North Dakota's Department of Labor worked in conjunction with the Bureau of Labor Statistics to compile projections for job growth by occupation.

These Jobs rank as the the ones projected for the most growth, along with the average salary for each from data gathered by

Are you in one of these fields, and if so how does your salary rank among state averages?

1Personal Care Assistant131.3%$31,890
2Emergency Medical Technician130.1%$31,960
3Software Developer129.1%$79,820
4Home Health Aid128.0%$33,170
5Registered Nurse124.4%$60,840
6Medical Records Clerk123.3%$42,030
7Loan Officer122.3%$70,560
9Medical Director121.4%$97,770
10Certified Nursing Assistant120.8%$31,600
11Insurance Agent120.7%$59,720
12Claims Adjuster120.4%$48,830
13Computer Technician118.6%$52,750
14Crew Member117.9%$23,420
15Food Runner117.3%$24,950
16Licensed Practical Nurse116.8%$43,200
18Residential Advisor116.3%$30,530
19Customer Service Representative116.2%$34,680
20Assistant Manager116.0%$35,140
22Finance Manager115.5%$114,320
23Child Care Provider115.4%$22,170
25Civil Engineer115.3%$77,870
26Billing Specialist115.3%$37,000
27Bus Driver115.1%$41,790
29Business Consultant112.9%$63,960
30Retail Sales Consultant112.9%$32,230

For a list of all North Dakota jobs tracked under the Bureau of Labor and to see how your salary stands up click HERE.

Coworker wage disclosure has long been frowned upon and, in some cases, outright forbidden by HR departments anxious to keep such salary discussions strictly "need to know" only.

Yet, as the focus on pay equity in the workplace, particularly reducing the gender and racial wage inequalities, has increased, beliefs about what we ought to know about our coworkers' salaries are evolving in ways that may be advantageous to both employees and employers.

Here is information on federal protections you may have in discussing wages in the workplace, as well as a link to see if your company qualifies for protection under the NLRA.

Under the National Labor Relations Act, employees have the right to communicate with other employees at their workplace about their wages.  Wages are a vital term and condition of employment, and discussions of wages are often preliminary to organizing or other actions for mutual aid or protection.

If you are an employee covered by the Act, you may discuss wages in face-to-face conversations and written messages.  When using electronic communications, like social media, keep in mind that your employer may have policies against using their equipment.  However, policies that specifically prohibit the discussion of wages are unlawful.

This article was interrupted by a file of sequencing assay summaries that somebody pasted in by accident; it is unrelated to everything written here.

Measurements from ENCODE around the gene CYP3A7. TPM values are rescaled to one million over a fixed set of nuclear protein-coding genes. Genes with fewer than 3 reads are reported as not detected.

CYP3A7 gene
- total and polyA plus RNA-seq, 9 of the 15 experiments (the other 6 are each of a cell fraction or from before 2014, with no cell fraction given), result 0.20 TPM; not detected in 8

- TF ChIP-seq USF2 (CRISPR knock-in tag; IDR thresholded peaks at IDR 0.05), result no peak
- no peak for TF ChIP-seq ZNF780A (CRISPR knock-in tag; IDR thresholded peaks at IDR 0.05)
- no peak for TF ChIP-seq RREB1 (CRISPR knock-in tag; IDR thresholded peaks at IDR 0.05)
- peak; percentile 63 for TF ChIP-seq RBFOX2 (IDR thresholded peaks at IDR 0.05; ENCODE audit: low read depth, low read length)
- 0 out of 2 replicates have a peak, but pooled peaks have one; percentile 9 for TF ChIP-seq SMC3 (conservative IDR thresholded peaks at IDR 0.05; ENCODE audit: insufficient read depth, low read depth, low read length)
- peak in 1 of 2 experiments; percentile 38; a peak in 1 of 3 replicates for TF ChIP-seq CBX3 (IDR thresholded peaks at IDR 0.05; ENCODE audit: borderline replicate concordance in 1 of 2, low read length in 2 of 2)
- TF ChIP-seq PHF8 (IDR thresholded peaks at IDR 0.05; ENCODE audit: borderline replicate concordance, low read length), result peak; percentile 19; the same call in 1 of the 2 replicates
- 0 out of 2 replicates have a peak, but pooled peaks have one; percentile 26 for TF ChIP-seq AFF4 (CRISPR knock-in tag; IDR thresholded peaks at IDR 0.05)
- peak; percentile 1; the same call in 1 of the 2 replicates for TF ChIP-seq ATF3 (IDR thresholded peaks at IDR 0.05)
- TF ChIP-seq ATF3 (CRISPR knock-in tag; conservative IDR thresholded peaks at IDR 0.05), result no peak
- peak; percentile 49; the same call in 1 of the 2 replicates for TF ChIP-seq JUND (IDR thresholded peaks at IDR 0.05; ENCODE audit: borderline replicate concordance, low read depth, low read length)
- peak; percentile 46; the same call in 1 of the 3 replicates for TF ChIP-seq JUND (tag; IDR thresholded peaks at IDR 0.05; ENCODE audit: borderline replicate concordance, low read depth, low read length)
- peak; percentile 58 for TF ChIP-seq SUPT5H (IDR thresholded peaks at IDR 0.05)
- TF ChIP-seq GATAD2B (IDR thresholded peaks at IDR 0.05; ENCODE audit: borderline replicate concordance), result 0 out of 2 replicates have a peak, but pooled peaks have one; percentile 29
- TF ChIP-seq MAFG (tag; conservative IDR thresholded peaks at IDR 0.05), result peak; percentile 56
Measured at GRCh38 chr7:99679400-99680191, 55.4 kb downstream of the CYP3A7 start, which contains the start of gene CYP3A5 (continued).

You may have discussions about wages when not at work, when you are on break, and even during work if employees are permitted to have other non-work conversations.  You have these rights whether or not you are represented by a union.

Protected conversations about wages may take on many forms, including having conversations about how much you and your colleagues and managers make, presenting joint requests concerning pay to your employer; organizing a union to raise your wages; approaching an outside union for help in bargaining with your employer over pay; and approaching the National Labor Relations Board for more information on your rights under the NLRA.

In addition, you have the right to discuss and engage in outside activity with other employees concerning public issues that clearly may affect your wages – for example, minimum wage or right-to-work laws.   You may also discuss supporting employees who work elsewhere.

You also have the right not to engage in conversations or communications about your wages.

When you and another employee have a conversation or communication about your pay, it is unlawful for your employer to punish or retaliate against you in any way for having that conversation.  It is also unlawful for your employer to interrogate you about the conversation, threaten you for having it, or put you under surveillance for such conversations.  Additionally, it is unlawful for the employer to have a work rule, policy, or hiring agreement that prohibits employees from discussing their wages with each other or that requires you to get the employer’s permission to have such discussions.  If your employer does any of these things, a charge may be filed against the employer with the NLRB.

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